A complex systems perspective on viruses offers insight for controlling SARS-CoV-2
Numerous questions emerge when considering the nature and relevance of viruses: What exactly are they? Are they even alive? How and when did viruses first evolve, and are viruses unavoidable consequences of biological replicators? Why are they so diverse in genomic architecture, yet so limited in lifestyles? Why are there so many emerging viruses, and what are the ecological and genetic drivers of that emergence? Why do they become pathogenic, and what is the nature of the complex molecular interaction they establish with their hosts?
Viruses are complex systems spanning orders of magnitude in size. The study of their behavior and structure, particularly using multidisciplinary frameworks, has revealed a number of universal patterns of organization. RNA viruses display high mutation rates that push them to the edge of disorder, where high instability, but also adaptability, occurs. As with many phenomena in virology, this edge is well described by phase transitions—where small changes in mutation rates can lead to large changes in structure—analogous to a liquid transitioning to a gas with a small shift in temperature.
Viruses have influenced evolution at all levels of biological organization, from cells and organisms to populations, ecosystems, and even the entire biosphere. Their dynamics involve nonlinear phenomena, tipping points, and self-organization. Viruses offer unique experimental and theoretical windows into the origin and evolution of complex systems.
For 30 years, I have combined experimental evolution, molecular genetics, systems biology, molecular epidemiology, mathematical modeling, and computer simulations to pursue the enigma of the virus, using different animal and plant systems. In this search for basic knowledge, we have acquired many small pieces of information that, together, delineate a picture of how viruses evolve. This picture offers insight for our current pandemic.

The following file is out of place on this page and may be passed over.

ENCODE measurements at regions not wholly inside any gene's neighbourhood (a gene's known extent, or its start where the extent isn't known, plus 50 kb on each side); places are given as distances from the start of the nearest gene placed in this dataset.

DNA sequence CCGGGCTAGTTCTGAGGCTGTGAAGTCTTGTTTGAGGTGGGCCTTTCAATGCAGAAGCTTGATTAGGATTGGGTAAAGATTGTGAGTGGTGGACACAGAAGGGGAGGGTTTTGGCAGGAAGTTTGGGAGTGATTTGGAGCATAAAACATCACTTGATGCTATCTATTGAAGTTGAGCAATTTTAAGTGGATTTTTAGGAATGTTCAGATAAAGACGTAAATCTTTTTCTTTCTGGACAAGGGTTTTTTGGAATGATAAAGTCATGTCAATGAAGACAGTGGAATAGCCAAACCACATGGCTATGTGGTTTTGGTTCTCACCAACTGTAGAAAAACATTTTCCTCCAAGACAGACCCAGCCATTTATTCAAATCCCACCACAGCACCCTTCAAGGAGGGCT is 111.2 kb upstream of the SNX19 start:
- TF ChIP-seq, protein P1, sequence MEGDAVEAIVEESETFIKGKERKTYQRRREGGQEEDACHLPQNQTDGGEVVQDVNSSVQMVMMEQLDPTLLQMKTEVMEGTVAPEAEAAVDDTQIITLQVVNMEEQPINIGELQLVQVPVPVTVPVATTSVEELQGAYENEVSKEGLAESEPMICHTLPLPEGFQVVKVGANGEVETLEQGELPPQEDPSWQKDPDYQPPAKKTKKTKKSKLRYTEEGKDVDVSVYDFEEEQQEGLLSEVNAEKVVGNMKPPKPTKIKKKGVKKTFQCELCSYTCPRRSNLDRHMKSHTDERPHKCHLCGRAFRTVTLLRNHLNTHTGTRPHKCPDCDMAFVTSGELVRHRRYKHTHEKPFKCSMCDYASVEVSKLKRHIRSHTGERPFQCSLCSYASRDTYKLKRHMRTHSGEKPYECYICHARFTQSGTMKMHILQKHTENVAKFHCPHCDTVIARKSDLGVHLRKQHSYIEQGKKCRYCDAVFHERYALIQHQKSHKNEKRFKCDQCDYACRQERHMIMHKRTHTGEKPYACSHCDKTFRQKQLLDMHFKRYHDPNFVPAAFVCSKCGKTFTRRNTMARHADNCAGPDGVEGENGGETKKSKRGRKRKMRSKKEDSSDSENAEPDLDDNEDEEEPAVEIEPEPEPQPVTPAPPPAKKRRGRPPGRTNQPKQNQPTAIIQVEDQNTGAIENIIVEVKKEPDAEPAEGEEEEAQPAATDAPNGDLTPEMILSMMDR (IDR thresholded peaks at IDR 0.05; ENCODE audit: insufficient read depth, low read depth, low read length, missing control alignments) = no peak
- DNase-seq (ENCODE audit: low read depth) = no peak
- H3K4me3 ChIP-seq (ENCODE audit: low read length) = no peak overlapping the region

We now know that the mutations required for an emerging virus to adapt to a novel host come with a cost, and we know that this cost is relaxed if the virus circulates among different host types. We have also learned that high mutation rates allow RNA viruses to achieve the highest possible fitness and replication rates. And, we have identified the molecular mechanisms by which some viruses, such as influenza A, infect a wide range of hosts, whereas others, like mumps, are highly specialized to particular hosts. To generalist viruses, hosts are more or less the same on the cellular level. The range of hosts for these viruses all have common, highly conserved, elements in their genetic regulatory networks. Specialist viruses, on the other hand, interact with unique, or non-conserved, elements within their host's cells.
The emergence and pandemic spread of SARS-CoV-2 has raised many questions, hitherto of interest to fundamental, theoretical science, to the level of immediate practice. The pressure to give rapid support to authorities in our public health systems and the urgent need to find new specific antiviral treatments has moved us to rapidly repurpose the lab and to focus our research toward more urgent needs.
For example, our know-how in virus detection and purification can now be applied to diagnostics. By moving our quantitative PCR machines from the lab bench into biohazard secure rooms and adopting protective measures, our research protocols transform into medical diagnostic procedures.
Our past experimental and mathematical analyses of the interactions between viruses and so-called defective interfering particles (DIPs)—basically, the parts of a virus that are incapable of self-replication—are inspiring a research project aimed at finding new SARS-CoV-2 antivirals. Because DIPs interfere with the replication, accumulation, and transmission of the wild-type virus, we can think of them as antivirals. DIPs offer several benefits over conventional antiviral approaches: They are transmissible in the presence of the full virus and hence can spread with it to target infected cells; DIP-mediated protection is effective immediately, unlike classic vaccines that work via priming the adaptive innate immune pathways; and DIPs cannot replicate and are transcriptionally defective in the absence of the full virus, thus limiting possible side effects.
DIPs are just one example of a potential new antiviral inspired by the analysis of viruses as complex replicative systems. My colleagues and I are sure that many other biomedical applications will emerge from this multidisciplinary perspective. Basic science is not just future applied science; it is our applied reserve, available to be repurposed when society calls.